A huge amount of research over the last few years has shown more clearly what happens in the brain when we meditate, and how meditation benefits us. Meditation, for example,
- Helps to slow down aging of the brain
- Increases thickness in parts of the brain to do with memory and learning
- Reduces mind-wandering and unhappiness
- Increases the thickness of parts of the brain connected with emotional regulation
- Improves concentration
- Reduces our susceptibility to anxiety and depression
- Helps us tolerate pain
- Reduces feelings of isolation
It may seem rather staggering that one activity, or collection of related activities, can lead to such a varied range of benefits. It is clear in fact that meditation has not just one effect on the brain, but generally helps it to run optimally. Indeed, meditation could almost be defined as “a series of exercises that help us to optimize our brains.”
Neuroscience offers us a more precise way of talking about the mechanisms of meditation. For example, we can recognize that in meditating we are exercising and thickening the parts of the brain that regulate the amygdala, which is involved in generating anxiety, and thus encouraging the amygdala to shrink, leading to long-term changes in our emotional being. Some of our older ways of talking about experience, by contrast, are based on faulty metaphors. For example we used to talk as if emotions were like hydraulic fluids that would leak or burst out if we didn’t express them. This isn’t how the brain works! Neuroscience gives us more accurate metaphors and thus helps us to understand ourselves better.
Neuroscientists can actually see the changes I’ve described above taking place in the brain. Not only that, but they can see them happening over a timescale of a few weeks, rather than the years we might assume they might require. Most neuroscientific trials last only eight weeks. And in many of those trials, participants are meditating for an average of around 20 minutes. That isn’t a lot of time!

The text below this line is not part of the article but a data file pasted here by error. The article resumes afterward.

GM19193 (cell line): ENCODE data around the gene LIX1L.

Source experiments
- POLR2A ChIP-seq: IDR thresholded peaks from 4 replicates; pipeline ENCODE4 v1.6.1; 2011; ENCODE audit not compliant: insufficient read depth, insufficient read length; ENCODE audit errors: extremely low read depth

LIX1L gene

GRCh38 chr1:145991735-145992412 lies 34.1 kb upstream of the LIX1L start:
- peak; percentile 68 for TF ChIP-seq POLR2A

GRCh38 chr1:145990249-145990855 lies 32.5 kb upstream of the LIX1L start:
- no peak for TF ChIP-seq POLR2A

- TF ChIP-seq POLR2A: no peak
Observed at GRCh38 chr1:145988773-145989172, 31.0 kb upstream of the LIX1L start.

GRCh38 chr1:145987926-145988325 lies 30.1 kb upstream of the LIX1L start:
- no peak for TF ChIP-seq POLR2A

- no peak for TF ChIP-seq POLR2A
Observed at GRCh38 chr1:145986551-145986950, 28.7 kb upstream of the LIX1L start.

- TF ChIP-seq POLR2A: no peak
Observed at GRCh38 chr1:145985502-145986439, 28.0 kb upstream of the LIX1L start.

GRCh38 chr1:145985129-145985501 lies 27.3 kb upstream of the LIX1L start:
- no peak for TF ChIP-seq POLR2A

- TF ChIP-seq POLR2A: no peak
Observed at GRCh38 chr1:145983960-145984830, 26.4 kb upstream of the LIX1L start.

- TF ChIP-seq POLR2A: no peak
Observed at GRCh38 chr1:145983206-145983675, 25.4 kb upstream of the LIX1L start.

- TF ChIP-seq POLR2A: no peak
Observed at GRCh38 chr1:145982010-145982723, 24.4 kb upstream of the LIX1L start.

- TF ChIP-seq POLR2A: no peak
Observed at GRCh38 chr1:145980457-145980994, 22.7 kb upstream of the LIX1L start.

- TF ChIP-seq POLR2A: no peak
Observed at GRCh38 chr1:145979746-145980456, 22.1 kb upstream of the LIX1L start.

If you’re one of those people who assumes that somehow you’re not cut out for meditation, or believes that only certain people (the “spiritual” ones) will experience the kinds of benefits I’ve outlined, then perhaps you will find confidence in knowing that exercising the brain is, in many respects, exactly like exercising the body. Just as repeated physical exercise will inevitably promote muscle growth or flexibility, so repeated meditation will help promote brain growth and emotional resilience.
I’d like to add one caveat, which is that in talking about optimizing your brain I’m using a figure of speech known as a metonym. In metonymy, we use a part to represent a whole, or sometimes a whole to represent a part. So when we talk, for example, about combatting climate change in order to “save the planet,” we’re using a metonym. It’s not the planet we want to save, but the biosphere that lives on the planet. Similarly, when we talk about optimizing the brain, we really mean that we’re optimizing our entire being, or even our entire lives.
That’s what we’ll be exploring in these 28 days. We’ll be focusing on brain research and meditation in order to bring positive change in a number of aspects of our lives, including developing greater calmness and focus, enhancing our ability to experience happiness, boosting our creativity and intelligence, bringing into being greater interpersonal harmony, and cultivating insight.
We’ll be looking both at the theory and the practice of these activities. In terms of practice we’ll start today with a simple mindfulness meditation, a video of which you’ll find embedded below.
This post is extracted from our forthcoming 28-day online course, Optimize Your Brain: Awaken Your Full Potential With Meditation, which starts January 1. Click here for more details.